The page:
Osteoporosis is a debilitating bone disease which occurs in part when bone marrow stromal cells (BMSCs) fail to produce sufficient numbers of osteoblasts to counteract bone resorption by osteoclasts. The majority of research to date has described chemically induced differentiation of BMSCs but a key regulator of stromal cell differentiation is physical loading. BMSCs experience both hydrostatic pressure and fluid flow within the marrow cavity and such modes of loading have been shown to significantly alter gene expression in vitro [1,2]. In particular, the effect of oscillatory fluid flow (OFF) induced shear stress results in the upregulation of osteogenic genes in preosteoblastic cells; however the effect of this mode of loading is not well characterized in human MSCs (hMSCs) .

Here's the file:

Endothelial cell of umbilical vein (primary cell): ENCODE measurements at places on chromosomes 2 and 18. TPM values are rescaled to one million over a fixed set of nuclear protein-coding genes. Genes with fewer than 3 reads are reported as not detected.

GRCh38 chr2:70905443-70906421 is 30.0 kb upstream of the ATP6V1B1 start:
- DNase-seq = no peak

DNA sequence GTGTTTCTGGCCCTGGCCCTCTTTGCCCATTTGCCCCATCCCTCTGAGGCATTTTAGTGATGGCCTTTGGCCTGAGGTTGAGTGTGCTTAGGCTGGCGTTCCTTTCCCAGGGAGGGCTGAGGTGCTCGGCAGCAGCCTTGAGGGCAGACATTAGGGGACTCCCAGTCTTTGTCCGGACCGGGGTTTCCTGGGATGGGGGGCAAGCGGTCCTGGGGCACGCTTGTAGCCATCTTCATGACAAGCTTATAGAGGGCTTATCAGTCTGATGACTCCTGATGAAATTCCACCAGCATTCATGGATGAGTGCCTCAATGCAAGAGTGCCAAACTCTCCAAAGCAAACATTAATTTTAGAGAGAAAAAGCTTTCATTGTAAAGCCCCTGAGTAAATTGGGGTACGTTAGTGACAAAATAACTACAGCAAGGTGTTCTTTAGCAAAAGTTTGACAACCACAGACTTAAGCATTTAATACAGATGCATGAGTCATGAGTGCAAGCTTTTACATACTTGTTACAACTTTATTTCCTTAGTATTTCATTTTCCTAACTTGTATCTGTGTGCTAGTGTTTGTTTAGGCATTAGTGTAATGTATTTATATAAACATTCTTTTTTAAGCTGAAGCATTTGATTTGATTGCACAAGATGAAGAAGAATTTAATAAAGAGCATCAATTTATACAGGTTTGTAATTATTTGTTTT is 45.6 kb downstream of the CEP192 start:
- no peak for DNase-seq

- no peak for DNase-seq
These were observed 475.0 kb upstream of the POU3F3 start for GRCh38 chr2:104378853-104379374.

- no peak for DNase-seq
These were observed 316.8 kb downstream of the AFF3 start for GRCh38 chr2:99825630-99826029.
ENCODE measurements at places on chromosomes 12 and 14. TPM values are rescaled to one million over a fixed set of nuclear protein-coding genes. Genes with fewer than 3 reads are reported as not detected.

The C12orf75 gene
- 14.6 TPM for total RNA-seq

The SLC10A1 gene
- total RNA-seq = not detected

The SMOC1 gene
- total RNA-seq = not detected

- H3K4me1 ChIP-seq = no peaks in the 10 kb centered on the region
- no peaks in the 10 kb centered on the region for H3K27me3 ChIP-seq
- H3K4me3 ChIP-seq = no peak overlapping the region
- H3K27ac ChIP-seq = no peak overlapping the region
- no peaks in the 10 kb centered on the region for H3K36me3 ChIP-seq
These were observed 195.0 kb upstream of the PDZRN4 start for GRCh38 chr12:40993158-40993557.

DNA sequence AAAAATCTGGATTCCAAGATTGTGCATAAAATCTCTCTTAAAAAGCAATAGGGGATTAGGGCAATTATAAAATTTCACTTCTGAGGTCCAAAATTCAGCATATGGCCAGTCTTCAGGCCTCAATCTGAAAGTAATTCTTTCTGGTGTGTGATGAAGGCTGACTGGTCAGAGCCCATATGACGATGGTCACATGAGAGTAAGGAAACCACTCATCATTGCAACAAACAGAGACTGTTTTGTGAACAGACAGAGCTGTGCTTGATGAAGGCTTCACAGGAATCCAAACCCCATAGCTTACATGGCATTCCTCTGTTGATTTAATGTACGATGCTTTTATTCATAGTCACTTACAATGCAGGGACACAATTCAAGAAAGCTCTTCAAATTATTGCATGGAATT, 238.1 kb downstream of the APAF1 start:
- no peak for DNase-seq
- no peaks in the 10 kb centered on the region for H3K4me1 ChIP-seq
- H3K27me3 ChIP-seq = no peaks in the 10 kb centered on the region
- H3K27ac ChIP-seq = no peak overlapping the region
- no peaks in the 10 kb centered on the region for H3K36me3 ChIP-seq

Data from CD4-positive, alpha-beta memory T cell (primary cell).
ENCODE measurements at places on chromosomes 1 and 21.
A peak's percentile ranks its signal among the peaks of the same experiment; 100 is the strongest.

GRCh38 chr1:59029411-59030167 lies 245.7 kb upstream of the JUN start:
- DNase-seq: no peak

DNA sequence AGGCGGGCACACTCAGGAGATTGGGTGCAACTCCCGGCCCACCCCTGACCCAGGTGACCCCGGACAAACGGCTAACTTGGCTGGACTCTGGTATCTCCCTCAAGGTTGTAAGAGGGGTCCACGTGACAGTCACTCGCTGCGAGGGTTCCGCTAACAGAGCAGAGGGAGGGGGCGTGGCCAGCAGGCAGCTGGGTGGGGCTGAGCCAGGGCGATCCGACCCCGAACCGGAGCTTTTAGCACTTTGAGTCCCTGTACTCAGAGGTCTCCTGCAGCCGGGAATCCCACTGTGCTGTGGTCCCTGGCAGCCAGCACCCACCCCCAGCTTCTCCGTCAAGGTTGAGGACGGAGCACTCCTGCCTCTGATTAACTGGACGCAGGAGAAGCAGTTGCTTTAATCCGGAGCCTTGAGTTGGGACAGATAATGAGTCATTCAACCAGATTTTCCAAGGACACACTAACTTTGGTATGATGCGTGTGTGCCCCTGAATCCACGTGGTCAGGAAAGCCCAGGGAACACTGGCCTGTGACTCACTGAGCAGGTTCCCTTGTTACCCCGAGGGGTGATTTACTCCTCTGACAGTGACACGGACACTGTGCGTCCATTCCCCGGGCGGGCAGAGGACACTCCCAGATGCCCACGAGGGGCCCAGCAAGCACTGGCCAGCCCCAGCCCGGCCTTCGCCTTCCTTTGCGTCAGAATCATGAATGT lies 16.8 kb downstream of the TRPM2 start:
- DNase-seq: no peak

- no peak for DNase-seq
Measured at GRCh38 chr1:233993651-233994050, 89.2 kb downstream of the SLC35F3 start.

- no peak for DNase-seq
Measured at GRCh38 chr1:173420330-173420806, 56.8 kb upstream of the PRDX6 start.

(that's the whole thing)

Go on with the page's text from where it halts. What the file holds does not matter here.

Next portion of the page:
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Oscillatory Fluid Flow Affects the Osteogenic Differentiation of Human Bone Marrow Stromal Cells in a Primary Cilium Dependent Manner
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Hoey, DA, & Jacobs, CR. "Oscillatory Fluid Flow Affects the Osteogenic Differentiation of Human Bone Marrow Stromal Cells in a Primary Cilium Dependent Manner." Proceedings of the ASME 2011 Summer Bioengineering Conference. ASME 2011 Summer Bioengineering Conference, Parts A and B. Farmington, Pennsylvania, USA. June 22–25, 2011. pp. 331-332. ASME. https://doi.org/10.1115/SBC2011-53435
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